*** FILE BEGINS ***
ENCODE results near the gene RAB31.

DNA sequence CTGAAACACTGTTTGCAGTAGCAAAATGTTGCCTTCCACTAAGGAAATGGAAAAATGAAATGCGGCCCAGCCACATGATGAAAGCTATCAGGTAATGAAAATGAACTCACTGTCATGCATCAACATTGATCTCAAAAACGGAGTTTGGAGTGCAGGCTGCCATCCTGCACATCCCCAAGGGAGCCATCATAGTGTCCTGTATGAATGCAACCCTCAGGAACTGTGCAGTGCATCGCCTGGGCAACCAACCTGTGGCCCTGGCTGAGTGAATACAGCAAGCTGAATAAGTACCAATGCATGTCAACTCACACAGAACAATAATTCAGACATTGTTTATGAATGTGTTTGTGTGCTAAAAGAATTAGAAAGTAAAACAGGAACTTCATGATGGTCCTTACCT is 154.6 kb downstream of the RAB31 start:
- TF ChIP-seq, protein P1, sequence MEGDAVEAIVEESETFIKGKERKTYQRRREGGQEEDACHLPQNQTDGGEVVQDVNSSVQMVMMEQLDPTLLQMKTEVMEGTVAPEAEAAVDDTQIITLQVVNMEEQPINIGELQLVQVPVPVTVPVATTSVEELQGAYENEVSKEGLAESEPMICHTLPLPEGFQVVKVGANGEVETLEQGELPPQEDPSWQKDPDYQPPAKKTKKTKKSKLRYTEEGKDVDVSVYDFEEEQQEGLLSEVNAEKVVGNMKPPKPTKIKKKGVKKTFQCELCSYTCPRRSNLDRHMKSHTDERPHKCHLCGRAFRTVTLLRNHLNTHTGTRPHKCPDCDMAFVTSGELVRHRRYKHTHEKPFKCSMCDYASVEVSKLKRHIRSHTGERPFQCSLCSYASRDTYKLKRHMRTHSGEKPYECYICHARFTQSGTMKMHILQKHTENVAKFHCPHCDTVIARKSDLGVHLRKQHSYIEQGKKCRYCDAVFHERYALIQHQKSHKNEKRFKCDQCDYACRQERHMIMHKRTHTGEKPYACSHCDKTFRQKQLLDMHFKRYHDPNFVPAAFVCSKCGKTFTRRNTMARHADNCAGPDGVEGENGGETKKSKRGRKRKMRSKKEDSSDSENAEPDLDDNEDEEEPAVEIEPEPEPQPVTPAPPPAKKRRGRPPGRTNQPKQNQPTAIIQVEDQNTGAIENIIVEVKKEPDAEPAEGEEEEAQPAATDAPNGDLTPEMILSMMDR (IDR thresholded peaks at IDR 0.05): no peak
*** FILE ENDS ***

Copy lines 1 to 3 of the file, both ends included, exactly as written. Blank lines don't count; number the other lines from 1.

ENCODE results near the gene RAB31.

DNA sequence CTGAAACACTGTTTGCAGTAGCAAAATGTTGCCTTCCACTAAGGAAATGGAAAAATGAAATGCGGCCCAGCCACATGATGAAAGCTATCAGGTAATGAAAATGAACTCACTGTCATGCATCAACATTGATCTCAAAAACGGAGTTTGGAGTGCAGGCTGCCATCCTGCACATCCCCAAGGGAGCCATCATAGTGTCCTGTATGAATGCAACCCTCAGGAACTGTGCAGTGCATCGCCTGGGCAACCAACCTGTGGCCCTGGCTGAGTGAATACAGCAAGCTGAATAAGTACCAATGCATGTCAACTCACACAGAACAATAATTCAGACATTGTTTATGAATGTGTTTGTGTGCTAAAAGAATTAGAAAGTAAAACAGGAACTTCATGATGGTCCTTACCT is 154.6 kb downstream of the RAB31 start:
- TF ChIP-seq, protein P1, sequence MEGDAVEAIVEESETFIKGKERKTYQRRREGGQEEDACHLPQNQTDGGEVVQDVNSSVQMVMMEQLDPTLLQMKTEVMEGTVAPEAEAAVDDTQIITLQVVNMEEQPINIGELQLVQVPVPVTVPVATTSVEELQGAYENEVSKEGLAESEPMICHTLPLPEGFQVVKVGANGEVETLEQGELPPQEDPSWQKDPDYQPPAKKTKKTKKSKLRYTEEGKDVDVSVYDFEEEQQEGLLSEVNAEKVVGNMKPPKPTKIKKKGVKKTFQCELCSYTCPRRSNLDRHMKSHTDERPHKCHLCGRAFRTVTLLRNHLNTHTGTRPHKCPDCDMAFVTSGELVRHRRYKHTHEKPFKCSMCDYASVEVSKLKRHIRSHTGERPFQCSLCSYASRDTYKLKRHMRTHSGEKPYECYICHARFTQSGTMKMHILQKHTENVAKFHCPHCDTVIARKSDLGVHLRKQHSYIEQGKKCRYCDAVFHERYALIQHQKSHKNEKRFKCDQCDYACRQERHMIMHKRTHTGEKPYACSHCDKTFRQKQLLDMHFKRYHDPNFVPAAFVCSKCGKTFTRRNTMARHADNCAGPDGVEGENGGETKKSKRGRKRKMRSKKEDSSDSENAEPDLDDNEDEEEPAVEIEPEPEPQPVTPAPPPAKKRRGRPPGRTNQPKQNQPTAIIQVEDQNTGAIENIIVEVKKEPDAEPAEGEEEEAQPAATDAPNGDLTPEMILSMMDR (IDR thresholded peaks at IDR 0.05): no peak